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Ronnie Citron-Fink's picture

I recently visited my mom for her birthday last week. She always possessed a practical, no-nonsense attitude. Mom is the personification of a hip 80 year-old, but she reminds me often that growing up during the Depression gives her the edge of realism. Her mind is as sharp as a tack, so even at her advanced age, she’s truly light years ahead of her pack. She’s still a voice of reason.

Since Mom’s body is not as sprite as her intellect, she walks and walks to keep fit. As she prepared for a trip to visit relatives in Spain, Mom tells me, “I’m walking longer everyday to get ready for the trip. When I want something bad enough, I become an advocate for it. I’m fighting to keep my mobility. As long as I can still breathe, there’s always something worth fighting for.”

What comes to mind when you hear the word advocacy?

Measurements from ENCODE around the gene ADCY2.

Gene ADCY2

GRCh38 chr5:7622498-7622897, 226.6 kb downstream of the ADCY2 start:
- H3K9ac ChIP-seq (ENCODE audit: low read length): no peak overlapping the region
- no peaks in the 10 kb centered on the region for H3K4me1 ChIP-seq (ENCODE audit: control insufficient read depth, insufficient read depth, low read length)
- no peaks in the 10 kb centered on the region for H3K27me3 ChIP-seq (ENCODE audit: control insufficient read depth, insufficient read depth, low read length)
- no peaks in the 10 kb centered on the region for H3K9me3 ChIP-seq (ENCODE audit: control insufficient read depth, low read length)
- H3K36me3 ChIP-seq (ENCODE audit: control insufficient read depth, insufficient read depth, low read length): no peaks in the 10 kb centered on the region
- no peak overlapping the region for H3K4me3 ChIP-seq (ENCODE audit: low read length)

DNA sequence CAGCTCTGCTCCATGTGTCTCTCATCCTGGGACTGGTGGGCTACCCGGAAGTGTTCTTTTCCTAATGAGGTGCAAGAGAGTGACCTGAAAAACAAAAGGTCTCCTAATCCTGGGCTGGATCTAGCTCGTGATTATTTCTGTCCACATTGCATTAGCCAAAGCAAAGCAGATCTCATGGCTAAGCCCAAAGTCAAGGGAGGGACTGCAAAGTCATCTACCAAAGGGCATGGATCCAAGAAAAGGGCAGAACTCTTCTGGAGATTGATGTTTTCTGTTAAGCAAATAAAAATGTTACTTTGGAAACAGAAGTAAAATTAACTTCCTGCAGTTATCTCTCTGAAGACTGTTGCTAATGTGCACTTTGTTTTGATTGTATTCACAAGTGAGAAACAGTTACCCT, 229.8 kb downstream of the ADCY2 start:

I asked Mom to define it: “Advocacy is the efforts and struggles of one person, or a group, take action.”

I shared my mom’s vision of advocacy when I was a teacher. When a parent came to me with the conviction their child was wronged by the system, I would say, “I will help you, but you are your child’s best advocate. No one else can fight their battles like you can.”

Now I’m one of the leaders of Moms Clean Air Force (MCAF), a national parents advocacy group. And I’ve learned that whether we advocate for ourselves, like my mom is doing to stay fit, or we take on the school system like I suggested to parents whose children were not being well served, or we band together collectively for the health and welfare for our children’s future, like MomsRising and MCAF, the focused goal is to ensure that something important gets done.

When mom came home from Spain, she was immensely proud that she had kept up with the rest of the family. She chided, “You just need to advocate for what you want and then go out and get it.”

Thank you, Mom for teaching me it's our job as mothers to be activists for what we believe is right and just.  

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